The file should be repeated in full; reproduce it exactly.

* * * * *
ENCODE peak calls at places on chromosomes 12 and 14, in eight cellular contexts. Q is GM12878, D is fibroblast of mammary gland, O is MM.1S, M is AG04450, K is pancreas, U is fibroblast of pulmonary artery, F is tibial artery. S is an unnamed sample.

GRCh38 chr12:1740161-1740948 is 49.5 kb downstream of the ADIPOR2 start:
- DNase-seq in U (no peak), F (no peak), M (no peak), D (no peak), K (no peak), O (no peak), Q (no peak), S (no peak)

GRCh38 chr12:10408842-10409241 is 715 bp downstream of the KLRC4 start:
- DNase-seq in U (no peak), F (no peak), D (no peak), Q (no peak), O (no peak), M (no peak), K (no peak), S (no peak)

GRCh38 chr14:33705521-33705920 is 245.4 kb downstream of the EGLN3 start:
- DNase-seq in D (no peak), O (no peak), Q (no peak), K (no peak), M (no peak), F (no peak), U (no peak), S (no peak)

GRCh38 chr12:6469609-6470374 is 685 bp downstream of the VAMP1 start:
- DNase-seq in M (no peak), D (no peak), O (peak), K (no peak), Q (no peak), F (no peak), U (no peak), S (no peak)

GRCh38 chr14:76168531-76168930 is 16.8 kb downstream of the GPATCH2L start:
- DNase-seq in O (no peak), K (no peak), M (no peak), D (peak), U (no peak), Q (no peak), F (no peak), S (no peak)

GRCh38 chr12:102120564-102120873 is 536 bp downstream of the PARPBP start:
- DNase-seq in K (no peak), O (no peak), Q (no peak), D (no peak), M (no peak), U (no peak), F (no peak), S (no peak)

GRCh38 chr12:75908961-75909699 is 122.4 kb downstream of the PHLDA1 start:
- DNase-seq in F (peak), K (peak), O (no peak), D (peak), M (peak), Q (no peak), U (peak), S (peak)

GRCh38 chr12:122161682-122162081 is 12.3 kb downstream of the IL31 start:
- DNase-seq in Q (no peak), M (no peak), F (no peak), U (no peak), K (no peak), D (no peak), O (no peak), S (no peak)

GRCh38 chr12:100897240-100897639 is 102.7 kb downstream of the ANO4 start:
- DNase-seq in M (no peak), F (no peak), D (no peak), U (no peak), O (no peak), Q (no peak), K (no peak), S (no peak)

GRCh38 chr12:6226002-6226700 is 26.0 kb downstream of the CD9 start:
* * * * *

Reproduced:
ENCODE peak calls at places on chromosomes 12 and 14, in eight cellular contexts. Q is GM12878, D is fibroblast of mammary gland, O is MM.1S, M is AG04450, K is pancreas, U is fibroblast of pulmonary artery, F is tibial artery. S is an unnamed sample.

GRCh38 chr12:1740161-1740948 is 49.5 kb downstream of the ADIPOR2 start:
- DNase-seq in U (no peak), F (no peak), M (no peak), D (no peak), K (no peak), O (no peak), Q (no peak), S (no peak)

GRCh38 chr12:10408842-10409241 is 715 bp downstream of the KLRC4 start:
- DNase-seq in U (no peak), F (no peak), D (no peak), Q (no peak), O (no peak), M (no peak), K (no peak), S (no peak)

GRCh38 chr14:33705521-33705920 is 245.4 kb downstream of the EGLN3 start:
- DNase-seq in D (no peak), O (no peak), Q (no peak), K (no peak), M (no peak), F (no peak), U (no peak), S (no peak)

GRCh38 chr12:6469609-6470374 is 685 bp downstream of the VAMP1 start:
- DNase-seq in M (no peak), D (no peak), O (peak), K (no peak), Q (no peak), F (no peak), U (no peak), S (no peak)

GRCh38 chr14:76168531-76168930 is 16.8 kb downstream of the GPATCH2L start:
- DNase-seq in O (no peak), K (no peak), M (no peak), D (peak), U (no peak), Q (no peak), F (no peak), S (no peak)

GRCh38 chr12:102120564-102120873 is 536 bp downstream of the PARPBP start:
- DNase-seq in K (no peak), O (no peak), Q (no peak), D (no peak), M (no peak), U (no peak), F (no peak), S (no peak)

GRCh38 chr12:75908961-75909699 is 122.4 kb downstream of the PHLDA1 start:
- DNase-seq in F (peak), K (peak), O (no peak), D (peak), M (peak), Q (no peak), U (peak), S (peak)

GRCh38 chr12:122161682-122162081 is 12.3 kb downstream of the IL31 start:
- DNase-seq in Q (no peak), M (no peak), F (no peak), U (no peak), K (no peak), D (no peak), O (no peak), S (no peak)

GRCh38 chr12:100897240-100897639 is 102.7 kb downstream of the ANO4 start:
- DNase-seq in M (no peak), F (no peak), D (no peak), U (no peak), O (no peak), Q (no peak), K (no peak), S (no peak)

GRCh38 chr12:6226002-6226700 is 26.0 kb downstream of the CD9 start: